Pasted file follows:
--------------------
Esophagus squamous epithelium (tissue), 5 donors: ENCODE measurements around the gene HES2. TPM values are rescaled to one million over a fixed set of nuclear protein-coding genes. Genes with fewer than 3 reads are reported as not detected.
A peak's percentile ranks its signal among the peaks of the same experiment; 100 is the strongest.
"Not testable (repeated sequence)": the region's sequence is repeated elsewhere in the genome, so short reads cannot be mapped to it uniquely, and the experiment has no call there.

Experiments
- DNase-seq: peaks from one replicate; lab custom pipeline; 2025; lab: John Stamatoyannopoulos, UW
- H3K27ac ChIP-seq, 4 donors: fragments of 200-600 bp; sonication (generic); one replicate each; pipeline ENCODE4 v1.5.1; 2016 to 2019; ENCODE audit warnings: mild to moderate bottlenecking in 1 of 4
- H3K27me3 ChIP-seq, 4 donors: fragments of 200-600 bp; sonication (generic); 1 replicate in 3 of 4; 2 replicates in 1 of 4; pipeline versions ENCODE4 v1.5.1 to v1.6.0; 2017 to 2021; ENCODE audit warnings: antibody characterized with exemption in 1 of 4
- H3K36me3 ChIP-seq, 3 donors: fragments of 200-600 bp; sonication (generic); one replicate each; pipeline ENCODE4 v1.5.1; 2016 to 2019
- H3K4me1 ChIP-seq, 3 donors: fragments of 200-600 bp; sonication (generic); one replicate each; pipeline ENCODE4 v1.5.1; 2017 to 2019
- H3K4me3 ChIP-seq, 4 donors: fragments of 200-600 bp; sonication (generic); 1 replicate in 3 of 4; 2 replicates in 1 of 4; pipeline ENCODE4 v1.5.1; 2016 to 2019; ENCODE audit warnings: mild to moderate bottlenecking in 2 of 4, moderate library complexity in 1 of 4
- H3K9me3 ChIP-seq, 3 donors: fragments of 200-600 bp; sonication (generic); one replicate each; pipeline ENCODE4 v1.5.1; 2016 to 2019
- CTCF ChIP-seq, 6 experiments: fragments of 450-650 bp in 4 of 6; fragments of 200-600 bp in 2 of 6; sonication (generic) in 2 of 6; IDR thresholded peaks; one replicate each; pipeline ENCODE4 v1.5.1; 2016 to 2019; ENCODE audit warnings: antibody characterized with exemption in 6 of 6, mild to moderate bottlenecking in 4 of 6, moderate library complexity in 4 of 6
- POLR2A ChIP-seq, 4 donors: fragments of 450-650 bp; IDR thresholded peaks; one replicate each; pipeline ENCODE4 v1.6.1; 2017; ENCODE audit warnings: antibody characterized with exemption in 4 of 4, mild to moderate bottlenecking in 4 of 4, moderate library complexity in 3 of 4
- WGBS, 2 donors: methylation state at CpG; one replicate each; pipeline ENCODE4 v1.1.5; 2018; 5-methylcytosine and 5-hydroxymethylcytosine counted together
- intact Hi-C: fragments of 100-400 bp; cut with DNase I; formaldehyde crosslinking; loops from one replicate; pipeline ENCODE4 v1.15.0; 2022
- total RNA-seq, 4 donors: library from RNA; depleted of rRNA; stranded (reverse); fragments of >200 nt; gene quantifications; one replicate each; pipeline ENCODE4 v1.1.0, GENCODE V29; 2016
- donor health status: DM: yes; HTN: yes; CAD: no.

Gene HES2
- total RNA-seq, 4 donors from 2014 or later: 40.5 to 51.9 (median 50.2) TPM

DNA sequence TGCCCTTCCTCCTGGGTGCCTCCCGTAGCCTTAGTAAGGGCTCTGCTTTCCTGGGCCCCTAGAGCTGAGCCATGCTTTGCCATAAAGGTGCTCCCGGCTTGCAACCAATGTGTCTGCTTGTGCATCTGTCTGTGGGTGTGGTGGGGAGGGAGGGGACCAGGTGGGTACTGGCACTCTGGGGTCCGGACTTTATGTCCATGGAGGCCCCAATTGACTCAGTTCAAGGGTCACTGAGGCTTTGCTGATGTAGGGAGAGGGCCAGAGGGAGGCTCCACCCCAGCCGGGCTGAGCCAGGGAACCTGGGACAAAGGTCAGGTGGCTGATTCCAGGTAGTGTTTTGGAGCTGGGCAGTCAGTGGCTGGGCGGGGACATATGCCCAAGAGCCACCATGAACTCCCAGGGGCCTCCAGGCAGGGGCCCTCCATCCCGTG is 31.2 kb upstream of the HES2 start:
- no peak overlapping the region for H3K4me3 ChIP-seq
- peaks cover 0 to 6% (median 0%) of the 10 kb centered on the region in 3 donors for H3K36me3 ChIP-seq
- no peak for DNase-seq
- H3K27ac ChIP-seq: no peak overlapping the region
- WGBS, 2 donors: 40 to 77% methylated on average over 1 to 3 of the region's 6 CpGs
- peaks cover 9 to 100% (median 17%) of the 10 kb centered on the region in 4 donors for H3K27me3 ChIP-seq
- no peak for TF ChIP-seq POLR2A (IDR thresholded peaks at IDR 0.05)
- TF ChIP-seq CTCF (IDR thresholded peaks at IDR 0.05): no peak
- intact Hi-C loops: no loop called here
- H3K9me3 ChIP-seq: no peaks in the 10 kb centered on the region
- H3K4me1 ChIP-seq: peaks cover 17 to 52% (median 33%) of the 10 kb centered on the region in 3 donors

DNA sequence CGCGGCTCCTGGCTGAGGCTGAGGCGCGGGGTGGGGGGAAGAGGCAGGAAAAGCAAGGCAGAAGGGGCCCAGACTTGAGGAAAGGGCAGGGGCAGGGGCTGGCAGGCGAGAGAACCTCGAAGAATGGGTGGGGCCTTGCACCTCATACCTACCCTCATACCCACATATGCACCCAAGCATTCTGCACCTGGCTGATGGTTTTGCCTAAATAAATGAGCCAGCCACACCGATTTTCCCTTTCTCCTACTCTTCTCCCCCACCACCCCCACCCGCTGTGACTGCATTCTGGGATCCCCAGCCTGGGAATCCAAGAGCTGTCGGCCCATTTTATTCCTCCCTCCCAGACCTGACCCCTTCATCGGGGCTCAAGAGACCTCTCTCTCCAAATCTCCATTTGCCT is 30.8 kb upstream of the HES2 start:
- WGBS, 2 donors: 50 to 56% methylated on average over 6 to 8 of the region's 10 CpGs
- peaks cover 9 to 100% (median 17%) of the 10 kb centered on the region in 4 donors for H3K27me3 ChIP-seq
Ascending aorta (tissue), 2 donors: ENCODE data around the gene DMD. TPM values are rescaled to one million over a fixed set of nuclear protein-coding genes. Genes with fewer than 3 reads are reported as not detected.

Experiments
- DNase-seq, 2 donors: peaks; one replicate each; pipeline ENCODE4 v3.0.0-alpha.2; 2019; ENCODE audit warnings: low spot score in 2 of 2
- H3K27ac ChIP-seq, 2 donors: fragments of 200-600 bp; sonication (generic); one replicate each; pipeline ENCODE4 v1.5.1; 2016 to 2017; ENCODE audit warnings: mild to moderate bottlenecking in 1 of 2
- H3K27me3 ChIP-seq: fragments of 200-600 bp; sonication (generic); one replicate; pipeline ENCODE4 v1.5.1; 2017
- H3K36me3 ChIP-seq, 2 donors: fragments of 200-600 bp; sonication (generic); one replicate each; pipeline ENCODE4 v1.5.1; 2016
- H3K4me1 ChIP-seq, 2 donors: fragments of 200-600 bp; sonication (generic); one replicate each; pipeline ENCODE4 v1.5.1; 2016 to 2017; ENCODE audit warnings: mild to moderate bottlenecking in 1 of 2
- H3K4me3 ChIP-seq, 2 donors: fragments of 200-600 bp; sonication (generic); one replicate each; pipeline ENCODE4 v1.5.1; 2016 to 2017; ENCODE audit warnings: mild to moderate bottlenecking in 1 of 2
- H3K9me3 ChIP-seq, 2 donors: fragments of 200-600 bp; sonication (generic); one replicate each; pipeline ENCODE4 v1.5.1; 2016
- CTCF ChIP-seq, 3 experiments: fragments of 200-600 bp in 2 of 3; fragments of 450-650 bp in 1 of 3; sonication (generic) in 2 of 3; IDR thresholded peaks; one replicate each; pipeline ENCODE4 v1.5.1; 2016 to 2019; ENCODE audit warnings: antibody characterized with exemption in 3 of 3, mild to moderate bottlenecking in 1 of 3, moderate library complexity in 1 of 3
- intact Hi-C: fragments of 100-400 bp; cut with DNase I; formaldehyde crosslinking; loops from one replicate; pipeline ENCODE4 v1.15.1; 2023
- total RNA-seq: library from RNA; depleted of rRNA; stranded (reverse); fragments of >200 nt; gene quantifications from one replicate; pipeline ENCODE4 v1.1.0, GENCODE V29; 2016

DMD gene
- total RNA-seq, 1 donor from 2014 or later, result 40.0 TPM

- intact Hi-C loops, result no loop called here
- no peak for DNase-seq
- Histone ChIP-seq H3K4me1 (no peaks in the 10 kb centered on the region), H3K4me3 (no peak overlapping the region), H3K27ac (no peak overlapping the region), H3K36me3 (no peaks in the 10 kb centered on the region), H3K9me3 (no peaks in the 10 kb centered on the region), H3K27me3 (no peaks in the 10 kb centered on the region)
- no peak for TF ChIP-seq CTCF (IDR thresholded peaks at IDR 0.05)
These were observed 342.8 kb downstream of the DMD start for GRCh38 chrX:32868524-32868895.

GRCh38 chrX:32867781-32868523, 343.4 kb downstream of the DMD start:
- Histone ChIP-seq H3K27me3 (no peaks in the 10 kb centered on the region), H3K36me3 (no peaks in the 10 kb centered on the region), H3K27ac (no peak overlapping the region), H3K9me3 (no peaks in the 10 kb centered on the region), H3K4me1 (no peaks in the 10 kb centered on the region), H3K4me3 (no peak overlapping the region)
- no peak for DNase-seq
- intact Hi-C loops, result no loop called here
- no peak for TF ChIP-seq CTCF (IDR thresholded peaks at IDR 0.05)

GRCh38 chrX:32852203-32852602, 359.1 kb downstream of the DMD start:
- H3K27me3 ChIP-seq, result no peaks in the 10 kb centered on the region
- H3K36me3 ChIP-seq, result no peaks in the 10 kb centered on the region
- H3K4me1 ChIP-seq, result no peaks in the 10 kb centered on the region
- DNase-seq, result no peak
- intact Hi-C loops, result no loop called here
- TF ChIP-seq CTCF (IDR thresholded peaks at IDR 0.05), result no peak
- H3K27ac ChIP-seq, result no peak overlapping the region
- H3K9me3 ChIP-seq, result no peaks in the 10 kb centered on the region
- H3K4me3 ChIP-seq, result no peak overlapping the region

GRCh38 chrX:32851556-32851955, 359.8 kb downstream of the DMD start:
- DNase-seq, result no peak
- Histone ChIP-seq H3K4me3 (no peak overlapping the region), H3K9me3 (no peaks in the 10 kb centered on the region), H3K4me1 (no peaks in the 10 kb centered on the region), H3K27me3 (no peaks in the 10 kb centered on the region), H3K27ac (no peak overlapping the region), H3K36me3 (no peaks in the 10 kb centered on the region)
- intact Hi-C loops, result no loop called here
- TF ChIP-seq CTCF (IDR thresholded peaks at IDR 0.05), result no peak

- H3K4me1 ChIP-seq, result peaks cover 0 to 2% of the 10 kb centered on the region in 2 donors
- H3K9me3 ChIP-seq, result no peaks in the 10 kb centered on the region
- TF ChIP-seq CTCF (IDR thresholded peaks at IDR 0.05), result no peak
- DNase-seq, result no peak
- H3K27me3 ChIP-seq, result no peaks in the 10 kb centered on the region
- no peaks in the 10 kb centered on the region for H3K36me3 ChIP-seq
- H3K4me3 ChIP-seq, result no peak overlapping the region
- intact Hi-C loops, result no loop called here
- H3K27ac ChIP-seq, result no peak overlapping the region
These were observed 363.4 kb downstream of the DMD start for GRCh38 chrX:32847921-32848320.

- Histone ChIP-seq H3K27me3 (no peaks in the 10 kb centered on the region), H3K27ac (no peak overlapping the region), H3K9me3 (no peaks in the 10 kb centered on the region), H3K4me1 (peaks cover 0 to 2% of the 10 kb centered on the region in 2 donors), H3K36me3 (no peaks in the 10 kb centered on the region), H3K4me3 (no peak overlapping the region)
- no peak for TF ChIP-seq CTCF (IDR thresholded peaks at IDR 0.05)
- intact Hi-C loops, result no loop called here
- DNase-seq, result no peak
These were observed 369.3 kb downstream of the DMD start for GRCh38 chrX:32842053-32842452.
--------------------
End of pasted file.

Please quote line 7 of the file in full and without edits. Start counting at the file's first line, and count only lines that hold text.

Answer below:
- H3K27me3 ChIP-seq, 4 donors: fragments of 200-600 bp; sonication (generic); 1 replicate in 3 of 4; 2 replicates in 1 of 4; pipeline versions ENCODE4 v1.5.1 to v1.6.0; 2017 to 2021; ENCODE audit warnings: antibody characterized with exemption in 1 of 4